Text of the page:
Simulation studies of biopolymers under spatial and topological constraints

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Huang, Lei, 1978-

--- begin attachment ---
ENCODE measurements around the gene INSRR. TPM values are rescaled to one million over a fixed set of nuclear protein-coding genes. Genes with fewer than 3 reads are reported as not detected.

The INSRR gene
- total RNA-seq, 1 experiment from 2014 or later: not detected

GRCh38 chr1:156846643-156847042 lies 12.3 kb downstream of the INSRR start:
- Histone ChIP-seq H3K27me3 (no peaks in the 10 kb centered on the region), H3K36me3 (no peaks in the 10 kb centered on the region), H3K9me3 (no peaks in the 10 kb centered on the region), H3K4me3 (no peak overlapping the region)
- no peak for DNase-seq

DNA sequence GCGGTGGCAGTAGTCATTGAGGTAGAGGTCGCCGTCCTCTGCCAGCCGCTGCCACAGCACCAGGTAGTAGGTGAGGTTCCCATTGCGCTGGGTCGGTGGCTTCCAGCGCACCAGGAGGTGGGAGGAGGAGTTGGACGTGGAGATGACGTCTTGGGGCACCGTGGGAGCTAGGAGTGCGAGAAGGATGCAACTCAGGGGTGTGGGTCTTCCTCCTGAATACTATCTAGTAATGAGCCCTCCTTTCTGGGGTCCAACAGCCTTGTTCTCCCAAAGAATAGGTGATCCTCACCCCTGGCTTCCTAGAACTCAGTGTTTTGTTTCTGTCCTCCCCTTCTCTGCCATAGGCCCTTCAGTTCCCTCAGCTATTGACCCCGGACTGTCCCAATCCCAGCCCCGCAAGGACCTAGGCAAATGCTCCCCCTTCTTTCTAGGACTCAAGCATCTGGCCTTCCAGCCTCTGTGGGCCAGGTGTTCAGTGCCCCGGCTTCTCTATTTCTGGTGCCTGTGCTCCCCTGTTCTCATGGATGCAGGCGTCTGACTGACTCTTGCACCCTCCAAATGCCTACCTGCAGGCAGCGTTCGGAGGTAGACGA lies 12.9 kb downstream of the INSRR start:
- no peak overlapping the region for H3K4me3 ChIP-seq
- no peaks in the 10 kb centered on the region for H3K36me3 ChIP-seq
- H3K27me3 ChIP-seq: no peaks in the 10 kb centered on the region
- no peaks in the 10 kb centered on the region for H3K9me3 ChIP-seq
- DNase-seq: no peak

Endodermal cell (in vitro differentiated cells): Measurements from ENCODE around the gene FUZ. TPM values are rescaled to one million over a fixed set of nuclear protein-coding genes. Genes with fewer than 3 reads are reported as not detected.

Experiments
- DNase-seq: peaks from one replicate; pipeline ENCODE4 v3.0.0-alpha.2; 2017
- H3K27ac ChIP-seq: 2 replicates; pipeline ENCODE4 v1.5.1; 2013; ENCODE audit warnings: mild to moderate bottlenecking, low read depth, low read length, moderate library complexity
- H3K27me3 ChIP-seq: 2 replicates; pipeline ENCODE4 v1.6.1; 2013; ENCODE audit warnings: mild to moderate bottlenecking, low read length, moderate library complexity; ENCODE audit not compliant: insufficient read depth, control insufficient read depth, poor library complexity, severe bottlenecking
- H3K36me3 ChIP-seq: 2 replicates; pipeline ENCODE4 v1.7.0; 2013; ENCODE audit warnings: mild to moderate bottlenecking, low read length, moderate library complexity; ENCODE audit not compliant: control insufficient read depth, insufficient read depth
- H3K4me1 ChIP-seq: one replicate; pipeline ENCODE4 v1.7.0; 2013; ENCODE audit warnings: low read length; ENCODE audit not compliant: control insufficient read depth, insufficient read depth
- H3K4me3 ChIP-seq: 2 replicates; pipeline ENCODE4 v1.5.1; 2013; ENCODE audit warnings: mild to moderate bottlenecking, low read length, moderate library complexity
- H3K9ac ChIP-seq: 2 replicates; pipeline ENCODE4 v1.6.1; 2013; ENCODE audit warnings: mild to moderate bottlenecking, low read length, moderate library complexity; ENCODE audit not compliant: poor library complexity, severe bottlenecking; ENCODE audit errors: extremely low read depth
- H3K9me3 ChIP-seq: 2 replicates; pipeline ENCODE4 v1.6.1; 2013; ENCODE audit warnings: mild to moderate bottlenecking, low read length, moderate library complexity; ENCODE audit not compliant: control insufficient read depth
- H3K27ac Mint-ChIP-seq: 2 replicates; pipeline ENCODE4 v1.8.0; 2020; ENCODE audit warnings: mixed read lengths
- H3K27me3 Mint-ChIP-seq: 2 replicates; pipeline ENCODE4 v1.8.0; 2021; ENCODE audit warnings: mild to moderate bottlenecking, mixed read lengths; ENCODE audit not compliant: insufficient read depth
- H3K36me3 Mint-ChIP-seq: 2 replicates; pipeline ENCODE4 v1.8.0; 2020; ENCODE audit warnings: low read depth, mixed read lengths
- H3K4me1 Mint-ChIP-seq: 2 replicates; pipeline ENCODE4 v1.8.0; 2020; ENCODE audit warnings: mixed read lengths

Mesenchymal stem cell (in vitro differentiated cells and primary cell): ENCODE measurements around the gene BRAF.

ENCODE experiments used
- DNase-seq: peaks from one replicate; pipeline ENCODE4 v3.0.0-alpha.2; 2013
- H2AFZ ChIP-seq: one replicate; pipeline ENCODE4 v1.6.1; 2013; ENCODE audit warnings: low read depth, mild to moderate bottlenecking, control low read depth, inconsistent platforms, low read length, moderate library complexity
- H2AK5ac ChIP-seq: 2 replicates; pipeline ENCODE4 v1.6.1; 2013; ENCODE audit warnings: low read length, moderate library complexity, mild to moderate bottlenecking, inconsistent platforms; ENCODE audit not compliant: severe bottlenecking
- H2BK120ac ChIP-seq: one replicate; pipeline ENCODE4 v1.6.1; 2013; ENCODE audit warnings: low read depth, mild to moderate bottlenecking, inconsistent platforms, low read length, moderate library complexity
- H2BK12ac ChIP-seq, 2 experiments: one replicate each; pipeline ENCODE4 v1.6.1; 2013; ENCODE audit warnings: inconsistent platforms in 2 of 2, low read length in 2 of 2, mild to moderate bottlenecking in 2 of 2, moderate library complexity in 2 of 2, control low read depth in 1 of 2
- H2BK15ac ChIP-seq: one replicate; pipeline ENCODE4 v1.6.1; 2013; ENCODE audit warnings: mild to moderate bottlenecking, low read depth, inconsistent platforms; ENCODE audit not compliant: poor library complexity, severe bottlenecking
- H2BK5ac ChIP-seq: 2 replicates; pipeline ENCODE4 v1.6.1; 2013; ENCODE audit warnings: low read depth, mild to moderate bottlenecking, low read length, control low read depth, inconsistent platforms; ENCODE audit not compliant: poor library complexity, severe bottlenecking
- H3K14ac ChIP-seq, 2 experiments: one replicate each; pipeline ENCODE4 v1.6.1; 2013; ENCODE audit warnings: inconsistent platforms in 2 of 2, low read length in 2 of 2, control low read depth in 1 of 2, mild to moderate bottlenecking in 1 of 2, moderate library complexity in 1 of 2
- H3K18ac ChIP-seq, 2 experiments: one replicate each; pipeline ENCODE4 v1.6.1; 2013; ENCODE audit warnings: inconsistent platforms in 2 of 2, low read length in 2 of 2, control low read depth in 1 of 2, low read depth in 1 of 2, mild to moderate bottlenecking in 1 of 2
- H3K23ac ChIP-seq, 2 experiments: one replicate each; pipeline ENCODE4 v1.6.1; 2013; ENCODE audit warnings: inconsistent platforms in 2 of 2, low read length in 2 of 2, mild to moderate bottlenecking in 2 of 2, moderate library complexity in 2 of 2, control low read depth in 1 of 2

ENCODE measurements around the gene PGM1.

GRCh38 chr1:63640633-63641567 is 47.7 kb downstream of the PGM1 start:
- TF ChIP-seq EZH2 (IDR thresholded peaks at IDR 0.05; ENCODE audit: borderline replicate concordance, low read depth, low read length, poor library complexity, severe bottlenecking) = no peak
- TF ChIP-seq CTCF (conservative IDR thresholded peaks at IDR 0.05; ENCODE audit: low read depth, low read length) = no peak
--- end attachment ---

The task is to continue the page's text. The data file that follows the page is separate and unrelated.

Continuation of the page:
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The translocation of a biopolymer through a narrow pore exists in universal cellular processes, such as the translocations of nascent proteins through ribosome and the degradation of protein by ATP-dependent proteases. However, the molecular details of these translocation processes remain unclear. Using computer simulations we study the translocations of a ubiquitin-like protein into a pore. It shows that the mechanism of co-translocational unfolding of proteins through pores depends on the pore diameter, the magnitude of pulling force and on whether the force is applied at the N- or the C-terminus. Translocation dynamics depends on whether or not polymer reversal is likely to occur during translocation. Although it is of interest to compare the timescale of polymer translocation and reversal, there are currently no theories available to estimate the timescale of polymer reversal inside a pore. With computer simulations and approximate theories, we show how the polymer reversal depends on the pore size, r, and the chain length, N. We find that one-dimensional transition state theory (TST) using the polymer extension along the pore axis as a reaction coordinate adequately predicts the exponentially strong dependence of the reversal rate on r and N. Additionally, we find that the transmission factor (the ratio of the exact rate and the TST rate) has a much weaker power law dependence on r and N. Finite-size effects are observed even for chains with several hundred monomers. If metastable states are separated by high energy-barriers, transitions between them will be rare events. Instead of calculating the relative energy by studying those transitions, we can calculate absolute free energy separately to compare their relative stability. We proposed a method for calculating absolute free energy from Monte Carlo or molecular dynamics data. Additionally, the diffusion of a knot in a tensioned polymer is studied using simulations and it can be modeled as a one-dimensional free diffusion problem. The diffusion coefficient is determined by the number of monomers involved in a knot and its tension dependence shows a maximum due to two dominating factors: the friction from solvents and “local friction” from interactions among monomers in a compact knot.